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john davies
notes from a small vicar
from a parish
in Liverpool, UK

    Tuesday, March 14, 2006

    A day in Blackpool, with Jim. It was too wet to do an urban walk but Jim's mate Dick, local man and priest of the parish, drove us round this fascinatingly dowdy town. A study in concrete and weatherbeaten polymer, this is Britain's top tourist attraction.

    Why? It's not because of wealth - there's little brass here. It's not because of style - behind the shining slot-machine facades this place is distinctly downbeat. It's not because of good humour - the attempts at joviality (car park spaces marked 'Reserved for Clint Eastwood', '... Melinda Messenger') pale behind the survivalist competitiveness of landlady neighbours ("If one B&B offers you board for eight-fifty," said Dick, "the one next door would do you it for eight quid").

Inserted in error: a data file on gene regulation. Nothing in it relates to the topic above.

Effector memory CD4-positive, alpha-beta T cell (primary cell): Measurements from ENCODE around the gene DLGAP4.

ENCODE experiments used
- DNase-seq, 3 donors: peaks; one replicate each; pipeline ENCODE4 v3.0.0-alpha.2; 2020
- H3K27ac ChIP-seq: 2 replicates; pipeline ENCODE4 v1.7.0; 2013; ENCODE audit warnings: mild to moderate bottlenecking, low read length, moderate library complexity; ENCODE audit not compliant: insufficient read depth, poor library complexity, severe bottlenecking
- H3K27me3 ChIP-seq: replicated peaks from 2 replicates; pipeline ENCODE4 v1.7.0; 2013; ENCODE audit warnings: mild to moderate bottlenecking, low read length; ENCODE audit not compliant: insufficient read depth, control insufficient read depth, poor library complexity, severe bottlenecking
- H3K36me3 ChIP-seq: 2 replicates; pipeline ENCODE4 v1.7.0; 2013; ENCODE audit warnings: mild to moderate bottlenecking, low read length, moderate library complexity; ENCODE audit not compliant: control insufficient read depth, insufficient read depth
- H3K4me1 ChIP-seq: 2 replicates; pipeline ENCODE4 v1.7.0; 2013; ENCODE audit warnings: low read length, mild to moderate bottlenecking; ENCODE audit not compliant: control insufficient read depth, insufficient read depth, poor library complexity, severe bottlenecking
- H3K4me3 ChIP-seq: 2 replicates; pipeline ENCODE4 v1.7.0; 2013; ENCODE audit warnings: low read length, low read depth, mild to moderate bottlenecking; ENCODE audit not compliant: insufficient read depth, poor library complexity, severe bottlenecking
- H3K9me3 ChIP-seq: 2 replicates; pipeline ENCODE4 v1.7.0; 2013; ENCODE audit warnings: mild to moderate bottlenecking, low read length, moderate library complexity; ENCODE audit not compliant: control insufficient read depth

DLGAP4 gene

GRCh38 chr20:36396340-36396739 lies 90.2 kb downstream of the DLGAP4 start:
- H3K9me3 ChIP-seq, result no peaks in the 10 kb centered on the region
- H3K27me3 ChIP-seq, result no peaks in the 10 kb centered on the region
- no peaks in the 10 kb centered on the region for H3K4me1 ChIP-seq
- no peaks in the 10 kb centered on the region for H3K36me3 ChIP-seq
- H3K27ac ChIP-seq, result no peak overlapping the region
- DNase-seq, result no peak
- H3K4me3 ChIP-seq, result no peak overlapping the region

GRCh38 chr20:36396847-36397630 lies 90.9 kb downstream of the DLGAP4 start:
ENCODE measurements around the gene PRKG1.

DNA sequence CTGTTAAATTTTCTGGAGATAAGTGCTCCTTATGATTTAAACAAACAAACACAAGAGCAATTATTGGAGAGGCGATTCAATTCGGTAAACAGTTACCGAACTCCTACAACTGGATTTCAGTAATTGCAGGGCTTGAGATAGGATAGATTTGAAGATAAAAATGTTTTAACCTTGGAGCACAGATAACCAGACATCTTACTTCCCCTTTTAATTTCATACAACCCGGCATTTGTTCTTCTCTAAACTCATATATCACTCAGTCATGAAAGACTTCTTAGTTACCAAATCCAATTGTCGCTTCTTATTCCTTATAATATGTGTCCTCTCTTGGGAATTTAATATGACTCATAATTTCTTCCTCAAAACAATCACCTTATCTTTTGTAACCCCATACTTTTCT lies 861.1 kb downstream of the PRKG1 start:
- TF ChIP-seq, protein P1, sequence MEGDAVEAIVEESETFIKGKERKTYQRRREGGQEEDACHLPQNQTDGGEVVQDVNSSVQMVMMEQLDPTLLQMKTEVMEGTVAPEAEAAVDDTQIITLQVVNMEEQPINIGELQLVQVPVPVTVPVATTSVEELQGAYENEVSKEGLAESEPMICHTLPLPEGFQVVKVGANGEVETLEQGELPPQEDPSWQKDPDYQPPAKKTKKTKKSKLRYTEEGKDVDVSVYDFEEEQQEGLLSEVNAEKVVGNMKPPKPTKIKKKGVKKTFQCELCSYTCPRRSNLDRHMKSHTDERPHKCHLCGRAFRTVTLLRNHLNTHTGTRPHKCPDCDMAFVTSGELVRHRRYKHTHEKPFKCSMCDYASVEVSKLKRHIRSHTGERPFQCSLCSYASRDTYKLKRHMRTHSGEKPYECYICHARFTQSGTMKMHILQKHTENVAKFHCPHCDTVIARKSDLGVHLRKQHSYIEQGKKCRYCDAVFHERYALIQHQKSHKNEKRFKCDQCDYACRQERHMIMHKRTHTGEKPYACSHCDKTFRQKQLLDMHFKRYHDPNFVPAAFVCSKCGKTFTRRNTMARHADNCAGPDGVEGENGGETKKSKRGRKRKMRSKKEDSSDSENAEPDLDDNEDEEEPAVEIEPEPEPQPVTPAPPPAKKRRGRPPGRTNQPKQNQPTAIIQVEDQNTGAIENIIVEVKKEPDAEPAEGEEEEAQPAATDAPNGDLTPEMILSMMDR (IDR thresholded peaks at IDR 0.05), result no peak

It must purely be because of the expectations outsiders bring here - of fun on the seafront, titillation by the tower. People prepared to work hard (through the teeth of howling gales) to keep those expectations alive.

    Blackpool is a transient place - Jim's carefully-crafted census maps make clear that many people come and go from here all the time. Two nights is the usual stay for the tourists; three months quite long enough for many other prospective settlers. Despite great fish and chips it seems a very harsh place for those who stay.